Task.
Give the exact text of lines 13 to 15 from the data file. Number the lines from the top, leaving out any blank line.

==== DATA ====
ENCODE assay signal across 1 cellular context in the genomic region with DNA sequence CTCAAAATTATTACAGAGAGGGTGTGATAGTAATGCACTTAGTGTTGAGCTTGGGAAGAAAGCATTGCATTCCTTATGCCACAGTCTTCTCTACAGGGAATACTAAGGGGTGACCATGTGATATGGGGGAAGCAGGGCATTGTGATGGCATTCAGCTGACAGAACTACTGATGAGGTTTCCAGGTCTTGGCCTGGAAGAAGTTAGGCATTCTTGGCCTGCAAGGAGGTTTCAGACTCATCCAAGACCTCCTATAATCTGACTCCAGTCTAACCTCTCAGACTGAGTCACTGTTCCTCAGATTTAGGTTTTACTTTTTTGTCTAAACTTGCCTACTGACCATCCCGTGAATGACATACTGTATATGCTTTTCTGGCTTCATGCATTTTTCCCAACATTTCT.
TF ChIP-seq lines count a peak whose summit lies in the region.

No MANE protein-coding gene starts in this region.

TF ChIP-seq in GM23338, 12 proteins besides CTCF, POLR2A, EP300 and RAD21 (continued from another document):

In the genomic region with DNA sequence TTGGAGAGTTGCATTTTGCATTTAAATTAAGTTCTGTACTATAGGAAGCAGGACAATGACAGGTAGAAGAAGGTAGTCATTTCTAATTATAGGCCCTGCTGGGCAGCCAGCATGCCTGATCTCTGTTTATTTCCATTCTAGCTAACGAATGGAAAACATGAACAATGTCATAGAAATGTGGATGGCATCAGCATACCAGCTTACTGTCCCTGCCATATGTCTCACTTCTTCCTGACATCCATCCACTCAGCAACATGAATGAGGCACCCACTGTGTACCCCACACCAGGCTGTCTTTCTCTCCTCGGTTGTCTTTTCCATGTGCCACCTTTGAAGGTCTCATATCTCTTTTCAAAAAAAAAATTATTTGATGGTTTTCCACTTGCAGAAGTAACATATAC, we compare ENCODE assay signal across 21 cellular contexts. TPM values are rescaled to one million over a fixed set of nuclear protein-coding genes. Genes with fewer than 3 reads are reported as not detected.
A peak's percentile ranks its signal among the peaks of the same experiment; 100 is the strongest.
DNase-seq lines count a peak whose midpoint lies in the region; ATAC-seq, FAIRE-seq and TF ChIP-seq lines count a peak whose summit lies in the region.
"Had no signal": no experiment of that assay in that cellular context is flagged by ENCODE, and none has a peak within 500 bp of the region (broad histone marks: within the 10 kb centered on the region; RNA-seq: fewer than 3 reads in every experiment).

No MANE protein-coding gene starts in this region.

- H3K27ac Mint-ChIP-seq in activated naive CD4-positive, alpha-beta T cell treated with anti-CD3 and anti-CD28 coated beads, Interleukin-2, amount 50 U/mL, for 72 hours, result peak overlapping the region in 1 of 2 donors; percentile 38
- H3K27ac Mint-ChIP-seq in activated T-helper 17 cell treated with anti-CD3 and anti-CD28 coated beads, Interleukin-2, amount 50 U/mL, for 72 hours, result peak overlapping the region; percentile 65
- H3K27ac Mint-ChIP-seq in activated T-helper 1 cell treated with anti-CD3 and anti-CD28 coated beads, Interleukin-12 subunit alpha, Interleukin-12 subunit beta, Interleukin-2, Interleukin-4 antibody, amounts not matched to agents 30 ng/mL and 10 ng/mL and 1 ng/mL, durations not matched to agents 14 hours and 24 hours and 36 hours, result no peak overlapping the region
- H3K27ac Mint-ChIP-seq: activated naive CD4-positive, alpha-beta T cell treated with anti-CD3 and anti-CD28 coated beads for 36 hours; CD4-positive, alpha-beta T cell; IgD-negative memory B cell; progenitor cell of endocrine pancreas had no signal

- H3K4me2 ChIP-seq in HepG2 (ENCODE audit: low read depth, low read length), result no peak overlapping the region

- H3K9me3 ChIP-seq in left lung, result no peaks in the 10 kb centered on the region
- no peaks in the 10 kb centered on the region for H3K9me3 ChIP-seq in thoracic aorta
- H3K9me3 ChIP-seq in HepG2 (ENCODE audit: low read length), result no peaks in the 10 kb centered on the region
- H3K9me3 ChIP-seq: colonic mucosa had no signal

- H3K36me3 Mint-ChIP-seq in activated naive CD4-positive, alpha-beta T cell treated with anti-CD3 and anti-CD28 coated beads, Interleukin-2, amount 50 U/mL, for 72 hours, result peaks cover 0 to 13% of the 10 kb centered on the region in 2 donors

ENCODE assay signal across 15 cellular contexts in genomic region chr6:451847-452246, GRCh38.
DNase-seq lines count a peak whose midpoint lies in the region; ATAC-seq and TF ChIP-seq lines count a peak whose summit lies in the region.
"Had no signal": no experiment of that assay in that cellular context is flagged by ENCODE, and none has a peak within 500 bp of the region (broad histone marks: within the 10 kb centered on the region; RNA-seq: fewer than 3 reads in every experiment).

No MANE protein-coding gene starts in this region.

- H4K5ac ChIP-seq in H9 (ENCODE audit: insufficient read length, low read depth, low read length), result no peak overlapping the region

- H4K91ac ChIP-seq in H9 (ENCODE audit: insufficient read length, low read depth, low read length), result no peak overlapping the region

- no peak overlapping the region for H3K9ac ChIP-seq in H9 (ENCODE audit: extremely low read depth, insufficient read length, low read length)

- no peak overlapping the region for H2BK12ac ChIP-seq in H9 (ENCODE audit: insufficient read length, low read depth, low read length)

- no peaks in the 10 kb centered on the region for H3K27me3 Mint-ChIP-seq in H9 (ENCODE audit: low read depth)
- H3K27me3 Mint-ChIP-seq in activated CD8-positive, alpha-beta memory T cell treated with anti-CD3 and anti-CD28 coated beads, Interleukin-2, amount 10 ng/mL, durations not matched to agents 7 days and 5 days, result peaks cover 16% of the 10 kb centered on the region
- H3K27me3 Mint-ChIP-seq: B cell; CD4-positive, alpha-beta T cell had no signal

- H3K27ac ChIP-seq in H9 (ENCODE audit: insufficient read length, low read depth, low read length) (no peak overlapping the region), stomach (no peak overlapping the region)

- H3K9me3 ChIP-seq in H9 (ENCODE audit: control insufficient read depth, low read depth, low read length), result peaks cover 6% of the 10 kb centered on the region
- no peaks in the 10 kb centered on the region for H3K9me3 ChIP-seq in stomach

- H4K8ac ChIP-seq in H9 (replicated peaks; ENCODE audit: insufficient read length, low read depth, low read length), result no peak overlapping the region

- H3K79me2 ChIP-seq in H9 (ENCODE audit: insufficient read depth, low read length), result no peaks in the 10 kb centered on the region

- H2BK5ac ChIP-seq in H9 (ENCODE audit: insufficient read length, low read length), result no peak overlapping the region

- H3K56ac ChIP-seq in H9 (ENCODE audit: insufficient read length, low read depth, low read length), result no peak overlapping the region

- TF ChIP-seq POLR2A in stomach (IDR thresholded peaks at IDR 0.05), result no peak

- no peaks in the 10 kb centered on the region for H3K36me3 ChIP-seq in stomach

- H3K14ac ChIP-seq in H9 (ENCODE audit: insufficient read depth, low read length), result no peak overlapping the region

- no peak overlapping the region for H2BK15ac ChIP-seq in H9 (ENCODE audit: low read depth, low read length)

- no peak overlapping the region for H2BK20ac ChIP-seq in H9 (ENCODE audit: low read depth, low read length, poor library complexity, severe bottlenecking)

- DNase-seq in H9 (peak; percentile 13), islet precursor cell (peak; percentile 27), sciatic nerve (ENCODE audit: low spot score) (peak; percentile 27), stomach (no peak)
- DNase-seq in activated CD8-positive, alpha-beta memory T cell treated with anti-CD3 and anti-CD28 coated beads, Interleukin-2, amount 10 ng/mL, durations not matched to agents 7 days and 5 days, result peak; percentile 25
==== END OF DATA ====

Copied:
- H3K27ac Mint-ChIP-seq: activated naive CD4-positive, alpha-beta T cell treated with anti-CD3 and anti-CD28 coated beads for 36 hours; CD4-positive, alpha-beta T cell; IgD-negative memory B cell; progenitor cell of endocrine pancreas had no signal

- H3K4me2 ChIP-seq in HepG2 (ENCODE audit: low read depth, low read length), result no peak overlapping the region

- H3K9me3 ChIP-seq in left lung, result no peaks in the 10 kb centered on the region